# Why does $\lim_{n\to\infty} \frac{a_{n+1}}{a_n} \neq 1$ if $(a_{n+1})$ is a subsequence of $(a_{n})$?

According to the quotient rule, if $\lim_{n\to\infty} \frac{a_{n+1}}{a_n} \lt 1$, then the sequence $(a_n)$ must be monotonically decreasing (definitively) and converge to $0$. If the limit is greater than $1$, then the sequence must be monotonically increasing and diverge.

I can't understand why the limit would ever be different than $1$, since if $a_n$ converges to $l$, then any subsequence of said sequence is also convergent and converges to the same limit $l$. Consequently, both $(a_n)$ and $(a_{n+1})$ converge to the same limit, and here lies the crux of my question: why can $\lim_{n\to\infty} \frac{a_{n+1}}{a_n} \neq 1$ if both sequences converge to the same limit $l$?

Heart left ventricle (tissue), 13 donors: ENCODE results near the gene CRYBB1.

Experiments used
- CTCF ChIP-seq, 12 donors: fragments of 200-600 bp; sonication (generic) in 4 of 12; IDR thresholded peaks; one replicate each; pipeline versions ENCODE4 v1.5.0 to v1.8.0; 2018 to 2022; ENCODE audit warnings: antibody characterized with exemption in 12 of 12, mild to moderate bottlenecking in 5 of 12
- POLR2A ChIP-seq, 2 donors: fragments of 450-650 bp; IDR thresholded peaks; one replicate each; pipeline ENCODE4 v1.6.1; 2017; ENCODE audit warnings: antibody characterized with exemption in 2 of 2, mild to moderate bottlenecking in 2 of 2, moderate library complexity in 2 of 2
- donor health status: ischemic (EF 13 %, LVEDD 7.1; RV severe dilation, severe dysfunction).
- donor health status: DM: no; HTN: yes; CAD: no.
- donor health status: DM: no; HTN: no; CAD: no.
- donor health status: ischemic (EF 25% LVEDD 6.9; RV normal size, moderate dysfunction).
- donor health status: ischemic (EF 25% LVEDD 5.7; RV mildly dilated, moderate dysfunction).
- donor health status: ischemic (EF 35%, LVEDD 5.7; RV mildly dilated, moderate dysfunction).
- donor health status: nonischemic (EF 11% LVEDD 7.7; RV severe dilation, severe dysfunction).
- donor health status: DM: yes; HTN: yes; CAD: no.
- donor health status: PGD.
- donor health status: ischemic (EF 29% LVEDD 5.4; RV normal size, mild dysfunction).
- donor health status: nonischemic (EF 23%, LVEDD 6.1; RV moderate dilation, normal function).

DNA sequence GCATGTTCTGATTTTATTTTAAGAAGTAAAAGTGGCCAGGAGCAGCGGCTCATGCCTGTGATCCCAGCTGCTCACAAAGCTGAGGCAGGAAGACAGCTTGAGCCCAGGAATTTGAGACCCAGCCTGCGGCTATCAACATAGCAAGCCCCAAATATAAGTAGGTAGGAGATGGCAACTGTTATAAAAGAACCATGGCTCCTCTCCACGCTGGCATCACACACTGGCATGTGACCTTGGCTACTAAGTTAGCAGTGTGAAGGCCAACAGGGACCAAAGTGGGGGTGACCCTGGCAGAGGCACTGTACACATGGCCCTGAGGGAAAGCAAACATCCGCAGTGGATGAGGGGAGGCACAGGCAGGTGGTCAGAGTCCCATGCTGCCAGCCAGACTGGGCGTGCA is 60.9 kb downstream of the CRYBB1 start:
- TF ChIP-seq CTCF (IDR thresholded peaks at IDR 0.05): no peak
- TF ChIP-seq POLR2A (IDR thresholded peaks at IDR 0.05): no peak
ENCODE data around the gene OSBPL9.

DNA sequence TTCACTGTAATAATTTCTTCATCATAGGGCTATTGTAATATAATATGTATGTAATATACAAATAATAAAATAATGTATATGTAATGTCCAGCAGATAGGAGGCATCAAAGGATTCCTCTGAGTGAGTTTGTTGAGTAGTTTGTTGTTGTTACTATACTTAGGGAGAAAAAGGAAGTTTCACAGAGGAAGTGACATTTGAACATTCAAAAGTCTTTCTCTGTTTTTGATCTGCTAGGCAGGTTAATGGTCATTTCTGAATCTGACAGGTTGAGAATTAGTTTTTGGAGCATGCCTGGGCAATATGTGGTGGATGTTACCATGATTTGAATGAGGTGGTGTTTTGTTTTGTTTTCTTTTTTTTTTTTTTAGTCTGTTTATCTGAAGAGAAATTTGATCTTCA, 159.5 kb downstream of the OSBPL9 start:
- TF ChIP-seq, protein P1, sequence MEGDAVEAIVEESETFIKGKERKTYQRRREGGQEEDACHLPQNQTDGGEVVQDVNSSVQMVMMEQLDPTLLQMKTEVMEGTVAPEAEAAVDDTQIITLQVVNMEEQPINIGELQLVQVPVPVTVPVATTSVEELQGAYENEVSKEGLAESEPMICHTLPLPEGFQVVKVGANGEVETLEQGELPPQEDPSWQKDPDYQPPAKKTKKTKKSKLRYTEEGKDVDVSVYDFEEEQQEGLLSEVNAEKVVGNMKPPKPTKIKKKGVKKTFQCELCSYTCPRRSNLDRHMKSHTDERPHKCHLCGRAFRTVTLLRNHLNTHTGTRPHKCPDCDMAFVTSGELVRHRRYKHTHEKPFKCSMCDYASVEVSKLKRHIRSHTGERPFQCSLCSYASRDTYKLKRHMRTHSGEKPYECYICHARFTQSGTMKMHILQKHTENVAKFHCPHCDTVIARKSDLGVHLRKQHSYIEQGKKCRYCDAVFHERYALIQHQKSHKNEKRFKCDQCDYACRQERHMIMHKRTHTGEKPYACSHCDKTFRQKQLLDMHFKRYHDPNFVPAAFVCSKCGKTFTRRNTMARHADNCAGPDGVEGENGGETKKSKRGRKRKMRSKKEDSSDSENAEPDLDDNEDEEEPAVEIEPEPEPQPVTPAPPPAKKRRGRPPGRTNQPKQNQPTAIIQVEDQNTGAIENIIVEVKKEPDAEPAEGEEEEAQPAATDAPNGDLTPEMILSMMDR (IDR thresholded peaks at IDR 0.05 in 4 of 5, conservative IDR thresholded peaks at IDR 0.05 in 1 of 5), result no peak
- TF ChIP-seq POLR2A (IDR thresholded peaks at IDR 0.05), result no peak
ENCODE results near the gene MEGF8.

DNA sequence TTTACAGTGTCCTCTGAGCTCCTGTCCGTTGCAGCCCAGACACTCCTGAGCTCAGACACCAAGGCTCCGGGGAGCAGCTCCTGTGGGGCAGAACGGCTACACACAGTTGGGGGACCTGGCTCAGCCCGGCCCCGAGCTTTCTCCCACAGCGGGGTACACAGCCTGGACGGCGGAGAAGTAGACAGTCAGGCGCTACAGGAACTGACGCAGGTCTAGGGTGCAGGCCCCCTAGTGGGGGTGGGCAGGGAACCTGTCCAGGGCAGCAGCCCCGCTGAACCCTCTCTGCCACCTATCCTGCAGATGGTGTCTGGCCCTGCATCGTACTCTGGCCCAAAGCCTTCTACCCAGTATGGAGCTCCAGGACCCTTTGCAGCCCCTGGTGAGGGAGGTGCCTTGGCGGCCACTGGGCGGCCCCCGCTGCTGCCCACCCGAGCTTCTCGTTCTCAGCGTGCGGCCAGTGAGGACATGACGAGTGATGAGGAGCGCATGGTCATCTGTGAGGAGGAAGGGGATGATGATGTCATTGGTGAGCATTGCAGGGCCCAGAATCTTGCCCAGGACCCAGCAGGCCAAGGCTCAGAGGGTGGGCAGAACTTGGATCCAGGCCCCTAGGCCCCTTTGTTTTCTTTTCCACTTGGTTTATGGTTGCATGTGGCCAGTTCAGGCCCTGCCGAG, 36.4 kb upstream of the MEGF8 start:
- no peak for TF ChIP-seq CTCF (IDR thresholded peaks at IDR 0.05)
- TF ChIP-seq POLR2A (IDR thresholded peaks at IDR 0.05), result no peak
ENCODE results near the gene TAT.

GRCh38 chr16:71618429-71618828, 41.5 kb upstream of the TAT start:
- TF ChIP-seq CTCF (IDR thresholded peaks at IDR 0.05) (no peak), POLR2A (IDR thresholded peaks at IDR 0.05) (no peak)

Please anyone shed some light on this as I really can't wrap my head around it.

• Both sequences converge to zero. – Lord Shark the Unknown Oct 29 '17 at 12:49
• Have you looked at any examples? Try $a_n=\frac 1{n!}$, say. – lulu Oct 29 '17 at 12:50
• I can't see how this would change anything. Isn't the limit of both $l$ anyway? – NTAuthority Oct 29 '17 at 12:51
• $\frac 00$ is not the same as $1$ – lulu Oct 29 '17 at 12:51
• @lulu Alright I see what you mean there – NTAuthority Oct 29 '17 at 12:57

Of course that $\lim_{n\to\infty} \frac{a_{n+1}}{a_n} \neq 1$ generally will happen.
The point is that $a_{n+1}$ and $a_n$ are both functions of $n$ but different ones and $a_{n+1}$ is "step ahead" of $a_n$ so they will take different values at the same $n$´s.
And, sometimes, this speed of convergence is fast enough to ensure $\lim_{n\to\infty} \frac{a_{n+1}}{a_n} \neq 1$.
For example, an example in comments is a nice one, we have $a_n=\frac 1{n!}$, but $a_{n+1}=\frac{1}{(n+1)!}=a_n \cdot \frac {1}{n+1}$.
Sometimes this speed will not be fast enough so we will sometimes have $\lim_{n\to\infty} \frac{a_{n+1}}{a_n} = 1$